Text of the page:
St. Louis Cardinals: MLB should follow NHL’s lead and sell division names
By Matt Graves
The NHL just gave it’s league a shot in the arm financially. For the sake of the MLB, they should follow suit and sell the division naming rights.
It is no secret that the MLB is in a tough financial situation as a sport right now. While they did have a 2020 season, they were the only American professional sports league to go the entire 2020 regular season without fans in the stands.
Sure, there were a few thousand fans in the stands during the late stages of the playoffs, but that wasn’t enough to do much for the league. Both the NHL and the NBA got through a majority of their season with fans before having to shut down at the end, many NFL teams allowed at least some fans for some of the season as well.
In the NBA and NHL offseasons, things were close to normal as far as how actively teams were spending money. The MLB has been slower than any year in recent history.
Recently, the NHL made a move that the MLB should absolutely follow. The league’s newly formed divisions are now represented by companies who have bought the naming rights.
It is a big change, but according to this article from The Athletic, it could bring the league at least a seven-figure payday. If it can help stimulate the economy of the league, why not do the same for the MLB?
Given how well the Nike swoosh was received when it was added to each team’s jersey, there would likely be significant pushback from fans in the MLB if this happened. However, the league needs help.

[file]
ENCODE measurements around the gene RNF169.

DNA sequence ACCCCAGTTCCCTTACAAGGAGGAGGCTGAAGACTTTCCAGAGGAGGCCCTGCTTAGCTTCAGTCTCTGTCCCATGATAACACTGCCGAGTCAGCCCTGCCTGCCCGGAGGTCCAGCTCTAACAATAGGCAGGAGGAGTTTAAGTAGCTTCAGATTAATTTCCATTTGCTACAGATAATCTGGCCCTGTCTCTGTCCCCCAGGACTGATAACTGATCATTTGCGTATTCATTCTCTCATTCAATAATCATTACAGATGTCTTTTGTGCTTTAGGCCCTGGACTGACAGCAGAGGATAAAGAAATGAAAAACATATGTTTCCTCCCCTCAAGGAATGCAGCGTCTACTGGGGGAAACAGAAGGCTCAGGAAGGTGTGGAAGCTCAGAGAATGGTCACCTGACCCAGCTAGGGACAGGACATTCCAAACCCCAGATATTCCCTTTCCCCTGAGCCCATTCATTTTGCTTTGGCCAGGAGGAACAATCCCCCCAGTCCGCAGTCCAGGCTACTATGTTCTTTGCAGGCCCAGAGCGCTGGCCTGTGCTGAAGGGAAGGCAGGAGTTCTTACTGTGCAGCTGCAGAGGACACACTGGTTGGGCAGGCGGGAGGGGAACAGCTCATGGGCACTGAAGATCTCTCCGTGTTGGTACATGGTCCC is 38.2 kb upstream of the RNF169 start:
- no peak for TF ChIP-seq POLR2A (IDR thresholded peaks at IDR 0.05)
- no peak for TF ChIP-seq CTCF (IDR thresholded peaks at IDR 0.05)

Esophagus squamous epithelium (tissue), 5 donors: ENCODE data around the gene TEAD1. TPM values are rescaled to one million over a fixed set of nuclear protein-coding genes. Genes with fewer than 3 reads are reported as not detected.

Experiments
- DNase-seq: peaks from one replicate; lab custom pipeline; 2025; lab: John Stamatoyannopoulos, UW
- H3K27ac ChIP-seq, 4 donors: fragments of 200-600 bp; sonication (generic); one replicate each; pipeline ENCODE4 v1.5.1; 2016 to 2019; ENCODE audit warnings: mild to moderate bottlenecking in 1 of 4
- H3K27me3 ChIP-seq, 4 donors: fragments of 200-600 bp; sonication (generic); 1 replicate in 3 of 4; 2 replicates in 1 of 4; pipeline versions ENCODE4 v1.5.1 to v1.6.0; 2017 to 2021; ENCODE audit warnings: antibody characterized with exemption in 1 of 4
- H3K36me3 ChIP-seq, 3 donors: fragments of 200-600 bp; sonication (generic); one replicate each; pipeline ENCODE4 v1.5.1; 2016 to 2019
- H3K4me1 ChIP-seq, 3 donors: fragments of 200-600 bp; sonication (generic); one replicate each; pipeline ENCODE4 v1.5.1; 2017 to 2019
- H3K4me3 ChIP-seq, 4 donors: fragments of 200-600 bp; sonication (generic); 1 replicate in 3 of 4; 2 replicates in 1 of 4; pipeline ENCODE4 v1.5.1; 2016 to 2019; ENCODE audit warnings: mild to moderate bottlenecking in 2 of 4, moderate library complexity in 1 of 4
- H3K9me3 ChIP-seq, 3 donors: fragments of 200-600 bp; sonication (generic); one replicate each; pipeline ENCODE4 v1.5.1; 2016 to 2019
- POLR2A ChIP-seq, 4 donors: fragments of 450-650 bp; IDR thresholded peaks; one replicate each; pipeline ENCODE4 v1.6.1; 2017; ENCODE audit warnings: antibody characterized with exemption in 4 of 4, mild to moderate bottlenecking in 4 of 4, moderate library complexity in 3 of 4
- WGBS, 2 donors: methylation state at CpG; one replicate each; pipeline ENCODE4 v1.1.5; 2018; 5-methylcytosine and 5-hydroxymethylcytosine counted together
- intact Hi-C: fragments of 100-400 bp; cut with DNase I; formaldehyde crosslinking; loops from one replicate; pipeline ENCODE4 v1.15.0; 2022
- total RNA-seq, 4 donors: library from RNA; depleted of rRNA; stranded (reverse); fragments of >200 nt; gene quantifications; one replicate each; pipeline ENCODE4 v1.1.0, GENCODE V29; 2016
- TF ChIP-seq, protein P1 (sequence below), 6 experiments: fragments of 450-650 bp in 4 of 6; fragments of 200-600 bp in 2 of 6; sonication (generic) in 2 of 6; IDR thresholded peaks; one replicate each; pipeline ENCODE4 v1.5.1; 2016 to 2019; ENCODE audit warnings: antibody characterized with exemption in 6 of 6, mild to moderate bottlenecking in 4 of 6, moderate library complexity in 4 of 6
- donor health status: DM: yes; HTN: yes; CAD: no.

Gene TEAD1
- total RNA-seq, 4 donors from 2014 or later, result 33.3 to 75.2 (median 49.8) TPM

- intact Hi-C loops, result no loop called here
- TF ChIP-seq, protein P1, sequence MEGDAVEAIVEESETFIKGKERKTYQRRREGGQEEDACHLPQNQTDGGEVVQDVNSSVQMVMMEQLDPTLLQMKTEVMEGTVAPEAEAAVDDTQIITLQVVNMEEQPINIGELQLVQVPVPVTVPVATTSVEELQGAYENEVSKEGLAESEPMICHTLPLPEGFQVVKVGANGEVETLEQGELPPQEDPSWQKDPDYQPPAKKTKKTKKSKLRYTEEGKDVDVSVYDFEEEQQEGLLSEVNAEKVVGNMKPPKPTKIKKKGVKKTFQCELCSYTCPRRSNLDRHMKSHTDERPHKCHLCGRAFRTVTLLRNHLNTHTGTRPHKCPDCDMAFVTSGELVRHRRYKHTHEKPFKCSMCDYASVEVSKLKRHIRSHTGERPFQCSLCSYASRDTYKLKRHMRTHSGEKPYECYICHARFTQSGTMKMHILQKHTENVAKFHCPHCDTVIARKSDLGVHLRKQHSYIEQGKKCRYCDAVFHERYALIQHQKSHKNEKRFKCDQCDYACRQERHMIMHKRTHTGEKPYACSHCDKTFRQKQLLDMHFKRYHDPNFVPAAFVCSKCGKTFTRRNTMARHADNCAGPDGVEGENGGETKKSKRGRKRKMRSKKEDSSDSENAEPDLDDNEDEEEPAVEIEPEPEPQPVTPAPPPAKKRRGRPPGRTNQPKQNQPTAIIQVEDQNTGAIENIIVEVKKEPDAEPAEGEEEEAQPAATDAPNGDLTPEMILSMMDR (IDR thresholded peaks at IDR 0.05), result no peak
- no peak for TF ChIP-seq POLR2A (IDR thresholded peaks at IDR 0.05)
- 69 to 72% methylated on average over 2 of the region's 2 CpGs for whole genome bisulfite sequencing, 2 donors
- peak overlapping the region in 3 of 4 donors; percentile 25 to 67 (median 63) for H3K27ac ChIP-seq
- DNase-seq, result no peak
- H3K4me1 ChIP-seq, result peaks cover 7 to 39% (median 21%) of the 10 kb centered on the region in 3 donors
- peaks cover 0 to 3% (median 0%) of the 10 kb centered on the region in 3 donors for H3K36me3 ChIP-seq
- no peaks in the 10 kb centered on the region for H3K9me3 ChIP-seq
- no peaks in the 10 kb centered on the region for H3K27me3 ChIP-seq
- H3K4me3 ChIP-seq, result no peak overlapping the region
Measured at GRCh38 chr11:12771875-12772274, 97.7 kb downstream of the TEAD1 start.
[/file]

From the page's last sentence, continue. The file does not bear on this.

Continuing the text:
There is a ton of uncertainty about how the 2021 season will go. There is still no clear answer about the DH, how many games will be played, when fans will be in the stands (and in what capacity), and even the length of the season. Figuring these things out first will help there be more certainty and hopefully allow teams to comfortably spend.
At the same time though, selling the division naming rights also offers financial certainty of a small stimulus to owners (assuming the price of the sale is distributed among the teams). As much as fans may not like the idea, it is a simple formula. Selling the divisions means teams are more incentivized to spend money on players.
It is this writer’s opinion that advertisements will inevitably find their way deeper and deeper into baseball. While that may ‘ruin the sanctity of the game’ or something, a financial shot in the arm isn’t coming from anywhere else and this move seems like a no-brainer.